655 West Broadway
Suite 1400
San Diego, CA 92101
P 619.233.5500    F 619.233.5535

Complex Business and Real Estate Litigation

If you are running a business or handling real estate transactions today, you understand the complexity of modern deal‑making, and the ever‑increasing detail and potential liability of the resulting contracts. So do we.

Complex Business

Our partners have handled many cases arising out of hi‑tech start‑ups, sales of existing businesses, development of commercial and residential real estate, corporate take‑overs, and partnership or LLC disputes. We have also represented individual entrepreneurs and business executives concerning their personal rights, obligations, and compensation.

We have extensive experience and no qualms dealing with complicated, hard‑fought, document‑intensive, and high stakes business and real estate litigation. We know our limits, and when to bring in outside expertise for unusual tax, regulatory, or intellectual property issues.

None of our clients dealing with complex business and real estate transactions wanted litigation. But when they could not avoid litigation, we were the lawyers they chose to get it resolved. Please consider the examples of their cases listed below, and whether we may offer the legal representation you need too.

Representative Cases

  • A business executive served three successful years with a new employer, and earned enormous incentives, but never finalized or signed his very lucrative employment contract. As a result, the employer refused to pay the full amount due under the contract, and sued the executive for the return of millions of dollars in loans. The executive counterclaimed against his employer, and recovered $14.3 million in settlement, which netted him over $8.7 million after the loans were repaid.
  • A 4-person company processed insurance claims nationwide for the largest home mortgage lender in the country. After the company’s contract was terminated by the lender, and its final bills were not paid, the company learned that – for several years – the lender had not properly submitted all eligible claims for processing. The company filed for binding arbitration against the lender and won an award of $3.15 million, which included all lost profits, all legal fees, and all costs of litigation.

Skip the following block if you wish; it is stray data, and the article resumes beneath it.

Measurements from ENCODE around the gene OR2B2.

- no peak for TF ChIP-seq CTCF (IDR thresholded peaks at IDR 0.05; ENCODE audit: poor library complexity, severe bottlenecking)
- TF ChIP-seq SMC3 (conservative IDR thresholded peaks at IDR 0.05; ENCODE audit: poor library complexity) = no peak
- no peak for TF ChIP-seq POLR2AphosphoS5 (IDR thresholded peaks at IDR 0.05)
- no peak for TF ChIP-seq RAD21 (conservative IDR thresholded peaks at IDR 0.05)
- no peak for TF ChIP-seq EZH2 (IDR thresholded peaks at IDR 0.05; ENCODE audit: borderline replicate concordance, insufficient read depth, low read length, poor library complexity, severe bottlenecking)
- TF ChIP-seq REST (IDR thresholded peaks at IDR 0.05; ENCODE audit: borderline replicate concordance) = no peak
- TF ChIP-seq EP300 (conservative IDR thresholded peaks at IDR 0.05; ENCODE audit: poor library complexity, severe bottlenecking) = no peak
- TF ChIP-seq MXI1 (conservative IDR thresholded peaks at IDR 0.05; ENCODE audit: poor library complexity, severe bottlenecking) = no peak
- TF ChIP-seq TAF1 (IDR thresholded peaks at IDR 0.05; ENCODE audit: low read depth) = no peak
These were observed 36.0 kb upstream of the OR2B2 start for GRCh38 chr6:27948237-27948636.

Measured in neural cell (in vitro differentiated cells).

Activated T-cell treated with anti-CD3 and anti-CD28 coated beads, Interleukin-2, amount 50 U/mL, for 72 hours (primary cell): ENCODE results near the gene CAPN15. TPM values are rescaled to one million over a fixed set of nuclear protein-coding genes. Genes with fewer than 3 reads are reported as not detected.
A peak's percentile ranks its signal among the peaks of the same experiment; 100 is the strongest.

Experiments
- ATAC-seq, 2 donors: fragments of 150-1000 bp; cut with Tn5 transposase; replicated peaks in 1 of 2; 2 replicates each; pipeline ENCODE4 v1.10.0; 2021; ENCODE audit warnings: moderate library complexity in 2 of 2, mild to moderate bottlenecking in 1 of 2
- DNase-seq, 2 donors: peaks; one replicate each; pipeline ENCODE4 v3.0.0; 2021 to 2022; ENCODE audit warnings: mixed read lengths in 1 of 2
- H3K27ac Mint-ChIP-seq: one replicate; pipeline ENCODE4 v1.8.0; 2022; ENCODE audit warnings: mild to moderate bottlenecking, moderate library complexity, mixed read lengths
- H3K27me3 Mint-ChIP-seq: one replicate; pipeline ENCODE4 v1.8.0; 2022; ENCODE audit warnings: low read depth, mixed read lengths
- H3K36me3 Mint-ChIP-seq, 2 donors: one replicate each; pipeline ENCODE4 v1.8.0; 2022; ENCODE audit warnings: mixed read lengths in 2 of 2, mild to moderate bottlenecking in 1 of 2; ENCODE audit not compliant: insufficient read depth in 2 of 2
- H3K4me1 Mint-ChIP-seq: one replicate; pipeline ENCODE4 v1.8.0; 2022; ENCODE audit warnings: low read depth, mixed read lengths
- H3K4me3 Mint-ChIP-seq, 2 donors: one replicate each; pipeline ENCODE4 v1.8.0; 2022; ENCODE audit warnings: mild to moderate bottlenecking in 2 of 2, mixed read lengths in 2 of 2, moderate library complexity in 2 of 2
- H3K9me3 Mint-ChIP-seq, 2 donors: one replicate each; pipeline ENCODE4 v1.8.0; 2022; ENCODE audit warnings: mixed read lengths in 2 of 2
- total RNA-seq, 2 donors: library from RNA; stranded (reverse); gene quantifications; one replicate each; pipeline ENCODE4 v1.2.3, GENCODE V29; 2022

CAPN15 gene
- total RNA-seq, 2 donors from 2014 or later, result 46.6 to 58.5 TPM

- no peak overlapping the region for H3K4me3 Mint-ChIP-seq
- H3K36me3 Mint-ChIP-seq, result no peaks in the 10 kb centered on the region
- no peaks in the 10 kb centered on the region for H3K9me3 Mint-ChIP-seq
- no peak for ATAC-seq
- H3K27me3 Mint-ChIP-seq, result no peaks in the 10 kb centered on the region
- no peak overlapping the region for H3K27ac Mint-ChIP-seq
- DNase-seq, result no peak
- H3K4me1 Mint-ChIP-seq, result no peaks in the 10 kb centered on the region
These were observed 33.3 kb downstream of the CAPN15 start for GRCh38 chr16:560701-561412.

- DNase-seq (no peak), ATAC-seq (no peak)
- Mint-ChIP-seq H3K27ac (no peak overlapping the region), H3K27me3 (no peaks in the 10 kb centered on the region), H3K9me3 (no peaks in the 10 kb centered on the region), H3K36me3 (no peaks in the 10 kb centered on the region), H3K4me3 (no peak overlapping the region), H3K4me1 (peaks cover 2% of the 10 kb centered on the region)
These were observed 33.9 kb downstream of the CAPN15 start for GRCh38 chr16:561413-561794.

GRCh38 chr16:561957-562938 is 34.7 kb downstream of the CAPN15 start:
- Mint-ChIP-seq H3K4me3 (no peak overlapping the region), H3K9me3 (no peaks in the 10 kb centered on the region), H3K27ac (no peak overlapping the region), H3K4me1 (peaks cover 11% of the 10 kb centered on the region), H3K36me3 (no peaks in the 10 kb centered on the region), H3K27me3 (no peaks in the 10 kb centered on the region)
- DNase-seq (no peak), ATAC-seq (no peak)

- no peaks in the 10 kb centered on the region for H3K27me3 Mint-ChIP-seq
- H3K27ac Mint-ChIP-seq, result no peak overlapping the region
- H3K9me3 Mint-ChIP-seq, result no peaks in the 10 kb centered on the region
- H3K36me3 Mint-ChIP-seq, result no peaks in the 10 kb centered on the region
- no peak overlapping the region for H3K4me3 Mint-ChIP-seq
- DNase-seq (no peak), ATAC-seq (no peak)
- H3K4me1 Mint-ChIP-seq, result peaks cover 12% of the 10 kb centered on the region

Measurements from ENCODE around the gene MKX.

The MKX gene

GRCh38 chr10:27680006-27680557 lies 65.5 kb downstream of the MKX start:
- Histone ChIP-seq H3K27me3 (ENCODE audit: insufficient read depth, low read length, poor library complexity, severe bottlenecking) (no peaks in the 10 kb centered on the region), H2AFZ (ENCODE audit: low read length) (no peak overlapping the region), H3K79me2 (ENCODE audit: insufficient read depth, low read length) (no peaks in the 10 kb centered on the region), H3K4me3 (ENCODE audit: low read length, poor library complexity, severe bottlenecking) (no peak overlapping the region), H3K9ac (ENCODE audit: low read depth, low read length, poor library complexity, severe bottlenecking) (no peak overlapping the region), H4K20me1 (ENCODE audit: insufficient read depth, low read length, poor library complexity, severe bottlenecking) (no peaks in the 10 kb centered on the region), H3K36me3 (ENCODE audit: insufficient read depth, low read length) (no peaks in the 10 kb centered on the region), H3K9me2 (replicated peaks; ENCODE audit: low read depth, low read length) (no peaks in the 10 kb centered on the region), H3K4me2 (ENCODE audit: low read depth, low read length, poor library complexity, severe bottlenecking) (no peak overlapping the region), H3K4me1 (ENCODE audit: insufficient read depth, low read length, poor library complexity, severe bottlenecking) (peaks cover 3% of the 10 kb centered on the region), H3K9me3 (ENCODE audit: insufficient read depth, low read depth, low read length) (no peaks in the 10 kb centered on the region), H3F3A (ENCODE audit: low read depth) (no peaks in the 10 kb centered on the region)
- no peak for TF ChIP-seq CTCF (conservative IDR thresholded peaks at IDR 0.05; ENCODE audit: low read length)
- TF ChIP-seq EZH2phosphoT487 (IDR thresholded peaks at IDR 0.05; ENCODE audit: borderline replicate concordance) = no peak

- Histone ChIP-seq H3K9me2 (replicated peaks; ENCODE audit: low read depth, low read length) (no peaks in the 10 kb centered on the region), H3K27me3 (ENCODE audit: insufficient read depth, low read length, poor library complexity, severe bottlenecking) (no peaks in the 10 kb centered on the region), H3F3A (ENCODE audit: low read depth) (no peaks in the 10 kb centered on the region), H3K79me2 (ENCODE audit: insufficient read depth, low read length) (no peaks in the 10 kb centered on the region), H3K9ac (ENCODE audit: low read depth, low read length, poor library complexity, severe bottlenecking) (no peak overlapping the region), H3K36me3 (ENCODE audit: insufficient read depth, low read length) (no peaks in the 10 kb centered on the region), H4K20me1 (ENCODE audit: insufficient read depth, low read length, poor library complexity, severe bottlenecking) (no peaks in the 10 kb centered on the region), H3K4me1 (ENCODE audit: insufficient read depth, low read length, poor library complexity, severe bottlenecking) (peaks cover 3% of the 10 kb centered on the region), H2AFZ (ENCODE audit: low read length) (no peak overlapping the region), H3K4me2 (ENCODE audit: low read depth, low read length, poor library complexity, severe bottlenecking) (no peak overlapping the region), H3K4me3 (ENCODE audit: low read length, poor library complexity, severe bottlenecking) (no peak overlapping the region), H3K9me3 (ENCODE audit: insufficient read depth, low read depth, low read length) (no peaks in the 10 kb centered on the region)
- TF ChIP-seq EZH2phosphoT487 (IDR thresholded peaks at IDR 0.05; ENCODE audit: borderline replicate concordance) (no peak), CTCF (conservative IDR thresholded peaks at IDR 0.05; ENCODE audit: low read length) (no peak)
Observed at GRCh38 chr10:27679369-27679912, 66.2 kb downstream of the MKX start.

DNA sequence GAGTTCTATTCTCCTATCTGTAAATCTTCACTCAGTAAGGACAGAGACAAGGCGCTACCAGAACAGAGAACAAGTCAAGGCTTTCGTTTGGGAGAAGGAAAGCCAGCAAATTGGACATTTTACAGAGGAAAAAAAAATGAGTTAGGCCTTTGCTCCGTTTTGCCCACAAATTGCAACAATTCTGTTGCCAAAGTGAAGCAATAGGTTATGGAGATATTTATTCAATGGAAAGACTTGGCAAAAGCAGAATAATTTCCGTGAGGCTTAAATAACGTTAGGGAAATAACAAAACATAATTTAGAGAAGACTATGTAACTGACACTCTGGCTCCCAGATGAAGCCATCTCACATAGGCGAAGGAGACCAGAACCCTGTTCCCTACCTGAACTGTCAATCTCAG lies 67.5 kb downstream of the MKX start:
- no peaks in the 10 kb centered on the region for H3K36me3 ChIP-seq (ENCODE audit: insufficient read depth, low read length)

• Two sisters claiming stock in a family-owned company recovered $3 million in settlement from the company, even though their father – who was the company founder – denied that they ever owned any stock.
  • A sister owning 51% of a tool supply business tried to force out her brother owning 49% for a buyout worth only about $500,000 in cash. The brother sued, and was able to settle for a buyout totaling $2.4 million despite having surrendered most of his rights to his sister over the years.
  • In three different cases involving start-up companies, minority shareholders recovered a total of $1.43 million, debt cancellations, and valuable intellectual property rights from majority shareholders who forced them out of the companies they helped to build.
  • The board of a defense contracting company was forced out, sued, and its employee members were fired when the CEO and founder of the company used invalid proxies to take over the company. A proxy battle ensued in which the former board struck down the CEO’s proxies in court, won a court-supervised election, regained control of the company, and fired the CEO – all in just three months.
  • Four small business owners in a shopping center recovered $900,000 in settlement from a developer and brokers who fraudulently misrepresented the percentage of the center that was leased.
  • A small retailer in a shopping center recovered $650,000 in settlement from a developer who redesigned the center's parking and traffic flow, causing the retail business to fail.
  • A family trucking business won a jury verdict for $577,000 against a company that serviced the family's trucks so poorly that they could not operate and lost contracts. The jury also awarded $200,000 in punitive damages, but the trial judge struck that portion of the verdict.
  • A local businessman won a jury verdict for lost profits of $240,000 against the owner of a minor league baseball team who breached an oral agreement to sell 40% of the team.

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